Tag Archives: Isaiah

1 Nephi, Chapter 20 “out of the waters of baptism”

 1 Hearken and hear this, O house of Jacob, who are called by the name of Israel, and are come forth out of the waters of Judah, or out of the waters of baptism, who swear by the name of the Lord, and make mention of the God of Israel, yet they swear not in truth nor in righteousness.

I have understood for some time that Joseph clearly and unworrisomely added the words “or out of the waters of baptism.” The early documents are all there and clear that it was added in 1840. That doesn’t bother me at all that he did that — he was a prophet too! — but the question is: Why?

The original sense of the verse seems to me to be to narrow House of Jacob, name of Israel, to those specifically of Judah. But why “waters”? I did a little research and it’s possible to read this as “loins.” So the idea would be those literally descended from Judah. But since through Nephi’s eyes, Isaiah has a lot to say to the remnant of Joseph as an important redeemer of the whole house of Israel.

So that makes me rethink this idea of water and baptism. At baptism you receive a new name. In our case, we take on ourselves the name of Christ. I am wondering if it is possible to think that by the time that Isaiah is writing these words, anyone who has been baptized (not that I know even a smiggin of what that meant in the Biblical world) was then considered part of Judah. By the time that the Northern Kingdom had been scattered, was anyone still associated with the covenant, the prophets, the temple, and so forth, considered Judah? Something like those in the Book of Mormon being grouped into “Nephites” and “Lamanites” even though they weren’t all literally Nephi’s or Laman’s descendants. Whether or not Isaiah meant that, it seems to me to be the sense of what Joseph Smith is saying. There is something that has caused them to be called Judah when they weren’t all originally Judah. The entire House of Israel has been reduced to Judah, but not because that is all that remains; those that remain have been renamed, or baptized, as part of Judah. Thus we get the idea that there are only “Jews and Gentiles” and the word “Jews” remains today as the only real group the world associates with the Old Testament. The rest of Israel has been either “lost” or simply “dissolved” into Judah.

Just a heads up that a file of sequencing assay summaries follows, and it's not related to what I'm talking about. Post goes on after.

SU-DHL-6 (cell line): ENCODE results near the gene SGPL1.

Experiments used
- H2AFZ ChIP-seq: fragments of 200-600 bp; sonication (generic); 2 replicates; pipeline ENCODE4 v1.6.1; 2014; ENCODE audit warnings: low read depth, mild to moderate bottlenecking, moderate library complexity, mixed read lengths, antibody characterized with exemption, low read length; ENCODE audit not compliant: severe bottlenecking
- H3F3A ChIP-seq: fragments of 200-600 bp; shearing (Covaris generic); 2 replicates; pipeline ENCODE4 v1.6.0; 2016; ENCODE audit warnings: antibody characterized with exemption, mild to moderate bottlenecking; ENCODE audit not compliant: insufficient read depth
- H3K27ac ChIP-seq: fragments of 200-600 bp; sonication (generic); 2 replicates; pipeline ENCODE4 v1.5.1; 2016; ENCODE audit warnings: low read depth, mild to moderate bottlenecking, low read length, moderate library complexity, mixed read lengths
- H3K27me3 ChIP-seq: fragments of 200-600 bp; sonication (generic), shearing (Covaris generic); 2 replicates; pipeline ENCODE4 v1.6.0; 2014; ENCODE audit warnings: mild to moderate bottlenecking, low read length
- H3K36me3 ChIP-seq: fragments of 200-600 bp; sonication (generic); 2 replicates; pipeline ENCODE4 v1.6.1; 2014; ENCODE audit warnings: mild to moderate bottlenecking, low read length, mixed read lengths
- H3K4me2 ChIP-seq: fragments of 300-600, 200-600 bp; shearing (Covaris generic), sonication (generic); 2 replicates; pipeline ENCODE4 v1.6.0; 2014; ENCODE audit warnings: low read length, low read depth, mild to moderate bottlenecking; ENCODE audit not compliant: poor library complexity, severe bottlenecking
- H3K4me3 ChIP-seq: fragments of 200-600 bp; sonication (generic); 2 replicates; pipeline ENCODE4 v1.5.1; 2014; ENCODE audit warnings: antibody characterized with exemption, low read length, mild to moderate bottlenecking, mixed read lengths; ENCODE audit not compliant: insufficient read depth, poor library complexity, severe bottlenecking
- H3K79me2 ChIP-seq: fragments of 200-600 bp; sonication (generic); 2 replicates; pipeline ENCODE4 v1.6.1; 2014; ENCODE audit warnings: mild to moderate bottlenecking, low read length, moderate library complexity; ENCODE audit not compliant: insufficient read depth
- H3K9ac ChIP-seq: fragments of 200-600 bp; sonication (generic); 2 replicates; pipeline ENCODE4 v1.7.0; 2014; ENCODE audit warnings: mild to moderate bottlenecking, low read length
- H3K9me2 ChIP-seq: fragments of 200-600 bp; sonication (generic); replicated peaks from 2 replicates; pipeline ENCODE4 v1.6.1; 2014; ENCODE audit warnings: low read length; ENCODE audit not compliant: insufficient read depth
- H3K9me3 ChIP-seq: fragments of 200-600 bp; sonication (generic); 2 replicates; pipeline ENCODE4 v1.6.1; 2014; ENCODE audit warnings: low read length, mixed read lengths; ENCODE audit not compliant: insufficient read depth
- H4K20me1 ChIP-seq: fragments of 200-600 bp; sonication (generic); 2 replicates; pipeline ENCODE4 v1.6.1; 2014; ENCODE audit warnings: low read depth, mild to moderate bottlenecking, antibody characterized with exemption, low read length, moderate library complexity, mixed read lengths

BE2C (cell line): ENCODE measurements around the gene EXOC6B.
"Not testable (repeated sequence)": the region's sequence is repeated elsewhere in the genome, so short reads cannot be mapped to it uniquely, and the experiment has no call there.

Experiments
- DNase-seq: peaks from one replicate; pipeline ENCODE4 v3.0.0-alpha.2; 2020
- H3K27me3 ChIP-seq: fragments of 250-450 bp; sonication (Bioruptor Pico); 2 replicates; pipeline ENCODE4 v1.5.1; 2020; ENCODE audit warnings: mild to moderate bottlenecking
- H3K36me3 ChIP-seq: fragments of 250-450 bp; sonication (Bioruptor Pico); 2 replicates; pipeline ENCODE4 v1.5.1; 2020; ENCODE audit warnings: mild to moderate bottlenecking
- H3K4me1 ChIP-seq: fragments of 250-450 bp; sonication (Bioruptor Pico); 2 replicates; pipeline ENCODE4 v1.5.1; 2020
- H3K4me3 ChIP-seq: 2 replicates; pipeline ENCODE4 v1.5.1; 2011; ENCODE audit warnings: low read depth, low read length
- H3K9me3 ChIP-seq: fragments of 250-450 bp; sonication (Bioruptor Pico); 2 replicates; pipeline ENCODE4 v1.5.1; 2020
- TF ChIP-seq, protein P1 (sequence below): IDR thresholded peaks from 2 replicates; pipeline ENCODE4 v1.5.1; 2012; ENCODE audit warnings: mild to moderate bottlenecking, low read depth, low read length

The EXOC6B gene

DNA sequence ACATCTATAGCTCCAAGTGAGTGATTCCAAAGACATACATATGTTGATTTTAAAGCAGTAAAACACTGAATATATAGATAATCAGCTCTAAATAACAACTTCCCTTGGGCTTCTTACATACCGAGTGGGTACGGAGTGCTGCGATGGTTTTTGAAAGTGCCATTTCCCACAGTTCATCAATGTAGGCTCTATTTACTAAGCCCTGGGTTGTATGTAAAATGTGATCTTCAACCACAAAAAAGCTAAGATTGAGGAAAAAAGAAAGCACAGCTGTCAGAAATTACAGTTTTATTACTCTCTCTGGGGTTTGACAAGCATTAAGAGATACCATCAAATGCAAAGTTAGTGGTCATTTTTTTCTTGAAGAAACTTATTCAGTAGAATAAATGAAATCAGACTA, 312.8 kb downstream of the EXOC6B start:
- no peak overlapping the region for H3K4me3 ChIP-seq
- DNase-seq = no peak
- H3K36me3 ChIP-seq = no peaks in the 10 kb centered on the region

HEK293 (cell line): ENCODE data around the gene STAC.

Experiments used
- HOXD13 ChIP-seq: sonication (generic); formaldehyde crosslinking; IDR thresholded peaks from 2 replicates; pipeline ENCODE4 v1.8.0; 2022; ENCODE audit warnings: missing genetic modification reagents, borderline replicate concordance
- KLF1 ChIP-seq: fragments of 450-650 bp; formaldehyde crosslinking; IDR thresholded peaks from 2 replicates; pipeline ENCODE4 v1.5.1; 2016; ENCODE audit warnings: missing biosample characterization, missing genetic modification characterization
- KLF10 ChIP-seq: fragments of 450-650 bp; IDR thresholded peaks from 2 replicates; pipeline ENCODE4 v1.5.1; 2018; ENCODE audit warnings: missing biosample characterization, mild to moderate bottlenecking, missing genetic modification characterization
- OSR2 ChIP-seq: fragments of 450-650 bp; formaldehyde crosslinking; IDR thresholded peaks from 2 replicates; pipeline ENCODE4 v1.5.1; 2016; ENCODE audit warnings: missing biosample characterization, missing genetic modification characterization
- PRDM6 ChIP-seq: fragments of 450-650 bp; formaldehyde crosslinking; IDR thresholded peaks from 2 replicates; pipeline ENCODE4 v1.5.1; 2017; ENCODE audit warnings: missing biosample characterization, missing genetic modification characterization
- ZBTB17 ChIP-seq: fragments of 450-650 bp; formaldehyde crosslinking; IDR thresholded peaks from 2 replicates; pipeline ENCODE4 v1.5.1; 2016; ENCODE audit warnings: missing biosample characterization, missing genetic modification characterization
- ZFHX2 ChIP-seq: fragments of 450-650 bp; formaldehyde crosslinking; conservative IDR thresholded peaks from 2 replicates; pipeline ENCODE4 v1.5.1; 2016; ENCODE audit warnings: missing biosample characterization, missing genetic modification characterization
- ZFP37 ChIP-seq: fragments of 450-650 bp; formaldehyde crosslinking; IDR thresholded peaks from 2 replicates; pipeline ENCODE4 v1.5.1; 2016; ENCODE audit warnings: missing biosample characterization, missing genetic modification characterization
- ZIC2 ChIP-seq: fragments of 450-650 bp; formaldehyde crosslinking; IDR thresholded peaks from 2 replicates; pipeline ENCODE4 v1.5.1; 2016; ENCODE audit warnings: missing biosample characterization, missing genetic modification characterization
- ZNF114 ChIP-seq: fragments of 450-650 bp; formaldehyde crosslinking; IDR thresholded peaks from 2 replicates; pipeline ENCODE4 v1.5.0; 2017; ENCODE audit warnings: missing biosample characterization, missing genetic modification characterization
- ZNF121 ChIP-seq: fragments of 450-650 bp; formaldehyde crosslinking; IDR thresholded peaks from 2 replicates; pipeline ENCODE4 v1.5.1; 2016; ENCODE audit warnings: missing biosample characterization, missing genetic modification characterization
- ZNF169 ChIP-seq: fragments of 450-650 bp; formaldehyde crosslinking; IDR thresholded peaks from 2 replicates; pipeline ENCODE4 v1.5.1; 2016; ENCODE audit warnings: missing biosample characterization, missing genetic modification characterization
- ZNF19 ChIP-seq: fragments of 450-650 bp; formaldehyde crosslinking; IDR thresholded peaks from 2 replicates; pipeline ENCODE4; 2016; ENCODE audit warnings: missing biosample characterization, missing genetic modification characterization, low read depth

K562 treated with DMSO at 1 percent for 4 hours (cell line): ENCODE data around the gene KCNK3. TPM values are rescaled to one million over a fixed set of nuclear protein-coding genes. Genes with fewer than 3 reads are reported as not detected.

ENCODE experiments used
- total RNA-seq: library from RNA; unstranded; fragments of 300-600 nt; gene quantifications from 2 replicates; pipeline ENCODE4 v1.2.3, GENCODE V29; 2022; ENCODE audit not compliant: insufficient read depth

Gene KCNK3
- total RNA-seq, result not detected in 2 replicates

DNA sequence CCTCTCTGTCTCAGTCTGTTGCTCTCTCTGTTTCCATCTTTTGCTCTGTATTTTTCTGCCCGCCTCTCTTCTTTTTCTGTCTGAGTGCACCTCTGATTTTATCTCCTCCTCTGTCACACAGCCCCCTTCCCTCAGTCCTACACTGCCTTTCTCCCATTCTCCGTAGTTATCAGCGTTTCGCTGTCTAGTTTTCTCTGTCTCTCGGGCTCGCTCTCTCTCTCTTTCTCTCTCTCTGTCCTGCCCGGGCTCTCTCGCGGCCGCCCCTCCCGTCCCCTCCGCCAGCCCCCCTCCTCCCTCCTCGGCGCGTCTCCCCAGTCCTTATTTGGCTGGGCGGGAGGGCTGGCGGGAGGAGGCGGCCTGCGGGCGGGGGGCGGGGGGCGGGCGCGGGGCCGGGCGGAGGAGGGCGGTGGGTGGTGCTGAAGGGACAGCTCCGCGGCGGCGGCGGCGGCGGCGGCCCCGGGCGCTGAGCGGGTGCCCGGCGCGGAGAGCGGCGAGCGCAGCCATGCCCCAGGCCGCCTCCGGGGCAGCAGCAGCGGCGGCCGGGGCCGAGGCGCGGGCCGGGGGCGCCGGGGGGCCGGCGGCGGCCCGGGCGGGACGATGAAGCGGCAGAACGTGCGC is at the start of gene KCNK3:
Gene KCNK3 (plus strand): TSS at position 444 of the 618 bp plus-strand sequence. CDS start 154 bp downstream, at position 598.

I think Nephi would have understood this verse in this sort of way, even if he didn’t need to think of it in terms of baptism. And whether or not baptism has anything to do with it, Joseph’s addition made me rethink this verse in terms of names, titles, rituals, etc. rather than literal descent.

D&C 113

I had totally forgotten that D&C 113 existed! I found it again today and wondered what I’d find now, after all the years Joe and I have worked on the Abrahamic Covenant and all the ways Nephi has helped us see that covenant in Isaiah. Would it be in D&C 113 too? Or were they focused on other aspects of Isaiah so it didn’t come up?

Well! I learned a lot today! Here are some of those thoughts:

4 Behold, thus saith the Lord: It is a servant in the hands of Christ, who is partly a descendant of Jesse as well as of Ephraim, or of the house of Joseph, on whom there is laid much power

This might not sound like much, but look at that description: both a descendant of Jesse (that is, of David’s family, right? Which means, of Judah) and of Ephraim (or Joseph, it says). That means that the split (and rivalry) between Judah and Joseph is overcome in one person at some point! If I understand Genesis 49 right, Jacob splits the covenant into two parts when he blesses his sons. Where as Abraham had once chosen son (Isaac) and Isaac had one chosen son (Jacob), Jacob blesses two with greater blessings than the rest: Judah will reign, and Joseph will be prosperous and multiply exceedingly. Of the two, I think Joseph’s is closer to the Abrahamic covenant, so I’d tended to assume that basically Joseph was the chosen son as far as priesthood, chosen seed, and so on went. But reading this description from D&C 113 made me realize that perhaps it really was split in some way, and in some future person those two houses of Jacob will be reunited! And on this person “there is laid much power.” It doesn’t say it was Joseph Smith, so I think we’re talking about someone else, likely in the future, and likely someone who will gather Zion? (Because so much else in D&C 113 talks about Zion? And because someone who gathers might be a king (Judah) and have priesthood rights (Joseph)? Or can I really assign to Joseph those rights of the Melchizedek priesthood? That’s messy business I guess. Anyway, on to other verses: